Contract management in today’s market plays a huge role for every business across the globe. Put simply, this is a company’s management of contracts between themselves and employees, vendors, customers and partners. It is imperative that every party understands the expectations, cost, risk and success of each business move at all levels.
Generally, the use of contract management boasts four main benefits:
• Reduced administrative costs
• Better accountability
• Enhanced forecasting
• Happier customers
Before you go rushing in to purchase your contract management software you should make sure that you understand it all completely. Here we will run through the various types of contracts that crop up time and time again alongside the different applications you may need.
Different types of contracts
A contract can be defined as a legally-binding agreement, oral or written, that is accepted by two parties under the premise that they can fulfill the terms and conditions of their initial agreement. Previously, this was enforced by the signature of a written contract but, as with everything, the world of contract management has expanded.
There are various types of contracts that can be signed between parties, and these include:
• Sales contracts – This is probably the most common form of a contract; where the company agrees to sell services and/or products to the buyer (customer). As a result, the customer is thus obligated to pay for these products or services.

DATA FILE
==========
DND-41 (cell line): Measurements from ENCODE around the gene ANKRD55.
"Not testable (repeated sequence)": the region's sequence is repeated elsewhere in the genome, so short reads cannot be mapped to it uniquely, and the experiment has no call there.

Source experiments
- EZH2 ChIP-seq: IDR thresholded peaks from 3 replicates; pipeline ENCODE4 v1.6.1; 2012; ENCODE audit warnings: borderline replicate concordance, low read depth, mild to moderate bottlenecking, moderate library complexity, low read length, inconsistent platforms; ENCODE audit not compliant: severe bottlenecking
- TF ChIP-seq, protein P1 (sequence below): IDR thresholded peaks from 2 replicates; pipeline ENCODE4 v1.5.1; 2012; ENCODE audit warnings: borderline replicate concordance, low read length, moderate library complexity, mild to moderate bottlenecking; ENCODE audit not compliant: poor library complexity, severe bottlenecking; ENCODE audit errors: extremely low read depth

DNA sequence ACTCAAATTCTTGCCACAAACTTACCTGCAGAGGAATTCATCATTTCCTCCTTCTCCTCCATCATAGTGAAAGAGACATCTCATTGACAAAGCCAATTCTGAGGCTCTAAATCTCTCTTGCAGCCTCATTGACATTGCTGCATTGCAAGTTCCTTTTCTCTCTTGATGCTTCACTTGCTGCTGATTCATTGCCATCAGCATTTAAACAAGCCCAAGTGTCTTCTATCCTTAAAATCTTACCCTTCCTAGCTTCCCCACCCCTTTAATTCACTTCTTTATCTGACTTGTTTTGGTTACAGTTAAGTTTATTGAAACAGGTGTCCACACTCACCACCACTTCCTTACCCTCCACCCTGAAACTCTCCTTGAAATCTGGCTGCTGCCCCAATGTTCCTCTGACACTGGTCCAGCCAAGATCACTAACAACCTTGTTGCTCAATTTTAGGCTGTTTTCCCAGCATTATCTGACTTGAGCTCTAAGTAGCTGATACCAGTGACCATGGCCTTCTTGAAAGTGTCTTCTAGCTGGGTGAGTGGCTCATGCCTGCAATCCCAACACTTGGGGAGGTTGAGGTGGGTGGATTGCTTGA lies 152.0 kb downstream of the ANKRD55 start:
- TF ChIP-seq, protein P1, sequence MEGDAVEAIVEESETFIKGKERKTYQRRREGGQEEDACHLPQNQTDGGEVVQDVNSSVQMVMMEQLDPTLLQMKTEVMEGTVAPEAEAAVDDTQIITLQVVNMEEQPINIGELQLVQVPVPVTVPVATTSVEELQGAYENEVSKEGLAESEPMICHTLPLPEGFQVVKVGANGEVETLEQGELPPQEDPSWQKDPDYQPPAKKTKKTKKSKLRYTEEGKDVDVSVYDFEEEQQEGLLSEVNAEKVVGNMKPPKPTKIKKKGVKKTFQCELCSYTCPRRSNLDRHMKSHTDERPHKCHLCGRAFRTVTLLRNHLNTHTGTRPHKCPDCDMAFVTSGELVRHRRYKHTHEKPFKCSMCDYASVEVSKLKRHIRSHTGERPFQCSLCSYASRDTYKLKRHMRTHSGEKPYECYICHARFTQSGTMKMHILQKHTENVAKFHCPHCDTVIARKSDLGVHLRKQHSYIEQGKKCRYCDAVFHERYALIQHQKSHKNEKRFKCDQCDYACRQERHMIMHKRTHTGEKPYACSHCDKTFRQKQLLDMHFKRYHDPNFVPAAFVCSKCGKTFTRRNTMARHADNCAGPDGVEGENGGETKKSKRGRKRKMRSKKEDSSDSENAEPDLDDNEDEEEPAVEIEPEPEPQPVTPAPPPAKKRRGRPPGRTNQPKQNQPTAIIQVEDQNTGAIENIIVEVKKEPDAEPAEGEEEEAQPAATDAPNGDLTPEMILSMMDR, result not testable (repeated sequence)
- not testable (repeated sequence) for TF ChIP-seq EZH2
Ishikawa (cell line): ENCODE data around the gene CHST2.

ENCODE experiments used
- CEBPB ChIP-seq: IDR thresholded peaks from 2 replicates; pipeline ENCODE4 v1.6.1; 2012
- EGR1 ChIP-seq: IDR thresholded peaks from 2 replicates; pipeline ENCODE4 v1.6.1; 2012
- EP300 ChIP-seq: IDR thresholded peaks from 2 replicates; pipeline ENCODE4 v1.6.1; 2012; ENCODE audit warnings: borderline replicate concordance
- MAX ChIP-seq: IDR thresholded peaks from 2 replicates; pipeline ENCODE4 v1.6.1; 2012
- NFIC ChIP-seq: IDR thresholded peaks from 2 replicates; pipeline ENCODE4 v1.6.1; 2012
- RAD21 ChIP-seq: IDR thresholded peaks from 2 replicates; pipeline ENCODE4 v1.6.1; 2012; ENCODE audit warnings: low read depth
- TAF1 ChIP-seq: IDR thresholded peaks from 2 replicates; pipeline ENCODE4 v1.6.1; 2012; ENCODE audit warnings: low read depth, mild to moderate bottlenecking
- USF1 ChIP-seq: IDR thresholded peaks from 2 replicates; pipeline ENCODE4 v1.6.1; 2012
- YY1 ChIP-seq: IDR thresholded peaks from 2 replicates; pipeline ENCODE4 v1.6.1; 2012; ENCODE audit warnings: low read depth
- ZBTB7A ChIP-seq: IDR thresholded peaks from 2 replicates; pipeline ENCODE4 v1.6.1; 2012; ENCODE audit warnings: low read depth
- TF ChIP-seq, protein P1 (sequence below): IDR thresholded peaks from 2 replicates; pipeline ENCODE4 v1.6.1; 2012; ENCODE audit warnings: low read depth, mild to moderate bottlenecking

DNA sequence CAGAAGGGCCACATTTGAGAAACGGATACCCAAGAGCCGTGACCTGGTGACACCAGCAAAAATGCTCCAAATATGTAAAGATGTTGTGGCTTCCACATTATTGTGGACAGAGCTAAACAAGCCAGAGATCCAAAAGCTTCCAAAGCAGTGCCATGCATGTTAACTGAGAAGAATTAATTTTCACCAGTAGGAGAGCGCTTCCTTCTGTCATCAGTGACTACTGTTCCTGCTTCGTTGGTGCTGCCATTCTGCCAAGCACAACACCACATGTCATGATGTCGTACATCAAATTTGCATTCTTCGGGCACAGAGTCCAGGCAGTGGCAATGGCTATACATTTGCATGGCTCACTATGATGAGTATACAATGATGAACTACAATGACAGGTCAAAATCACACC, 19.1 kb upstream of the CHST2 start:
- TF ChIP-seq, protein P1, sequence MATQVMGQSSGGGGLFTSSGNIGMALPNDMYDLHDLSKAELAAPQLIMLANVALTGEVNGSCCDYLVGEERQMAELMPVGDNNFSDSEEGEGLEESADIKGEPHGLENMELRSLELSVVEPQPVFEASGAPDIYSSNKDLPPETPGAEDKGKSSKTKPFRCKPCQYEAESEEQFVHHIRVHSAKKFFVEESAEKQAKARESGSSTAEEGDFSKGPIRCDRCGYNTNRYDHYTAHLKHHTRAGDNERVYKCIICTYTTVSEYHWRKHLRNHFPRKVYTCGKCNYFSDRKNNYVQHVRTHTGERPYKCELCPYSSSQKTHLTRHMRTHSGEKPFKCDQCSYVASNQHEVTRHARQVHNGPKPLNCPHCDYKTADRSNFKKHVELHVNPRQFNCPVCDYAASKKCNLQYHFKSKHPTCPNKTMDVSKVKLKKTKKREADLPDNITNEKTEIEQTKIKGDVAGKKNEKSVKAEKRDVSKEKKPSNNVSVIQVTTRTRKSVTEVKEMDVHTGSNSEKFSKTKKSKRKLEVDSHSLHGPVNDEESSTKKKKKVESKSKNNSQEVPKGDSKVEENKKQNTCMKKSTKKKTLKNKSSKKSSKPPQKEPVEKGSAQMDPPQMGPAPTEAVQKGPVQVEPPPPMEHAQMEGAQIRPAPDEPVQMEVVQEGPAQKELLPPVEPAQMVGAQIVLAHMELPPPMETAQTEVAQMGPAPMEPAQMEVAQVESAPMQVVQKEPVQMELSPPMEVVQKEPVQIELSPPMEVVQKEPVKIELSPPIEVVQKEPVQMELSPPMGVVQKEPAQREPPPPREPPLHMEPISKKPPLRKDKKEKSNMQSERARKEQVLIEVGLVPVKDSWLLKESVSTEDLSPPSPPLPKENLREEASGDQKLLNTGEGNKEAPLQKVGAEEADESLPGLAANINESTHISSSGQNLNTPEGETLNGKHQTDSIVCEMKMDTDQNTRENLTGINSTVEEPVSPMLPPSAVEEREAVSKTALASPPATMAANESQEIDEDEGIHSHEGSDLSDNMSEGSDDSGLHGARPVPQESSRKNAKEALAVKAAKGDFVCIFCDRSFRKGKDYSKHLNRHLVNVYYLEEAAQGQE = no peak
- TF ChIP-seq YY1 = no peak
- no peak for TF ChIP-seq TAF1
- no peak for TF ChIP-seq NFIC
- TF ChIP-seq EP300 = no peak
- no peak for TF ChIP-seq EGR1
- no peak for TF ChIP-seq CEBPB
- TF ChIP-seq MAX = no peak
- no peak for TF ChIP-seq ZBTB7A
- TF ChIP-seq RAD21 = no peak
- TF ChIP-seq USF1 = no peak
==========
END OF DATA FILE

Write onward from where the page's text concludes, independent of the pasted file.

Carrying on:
• Purchasing contracts – This is the opposite to a sales contract, whereby the company is the buyer and they agree with a supplier to sell their services and/or products under agreed terms and conditions. As a result, the buyer acknowledges these services or products and pays for the liability.
• IP – An Intellectual Property contract is a contract between institutions that explains the responsibilities and rights of each relating to the intellectual property that arises through collaboration.
• Real Estate – Simply, this is the contract between parties for the sale and purchase of real estate. These are usually agreed by two parties, specifying contract law and enforced in writing.
• Employment – This is the employee/employer contract and one that attributes responsibilities to two parties through labor law.
• Government – Similar to commercial contracting in its principles, government procurement is a diverse and intricate process. As it includes the use of public funding, accountability and transparency are vital.
These are the main contracts that you will probably need to deal with. However, other contracts include:
• Trade agreement – Also known as a trade pact, this is usually where free trade and preferential types are agreed to reduce quotas, trade restrictions and tariffs between signatories. This can be a complex type of contract and ranges widely.
• Partnership agreement – Articles of Partnership often involve multiple components and sections and is a voluntary contract which means that partners understand there will be a division of losses or profits among the partners who give their labor, capital and skills to a business.
• Insurance agreement – Customers want the cheapest premiums and the biggest payouts whilst the customer wants it to work the other way. Insurance contracts are often managed by underwriters who determine the details.
• Reimbursement – There may come a contract in which the contractor is unsure whether he or she can fulfill the terms of the agreement. In this case, a reimbursement contract which promises a monetary return in the event of an unfulfilled contract may be written up.
• Legal – Another form of contract management is a legal dispute. When there has been a disagreement over a contract it will go to court and the judge will rule the outcome.
• Management – This is given to the manager who agrees to supervise a certain project under specific conditions. Monetary compensation is promised upon completion, and this type of contract is often managed by both parties.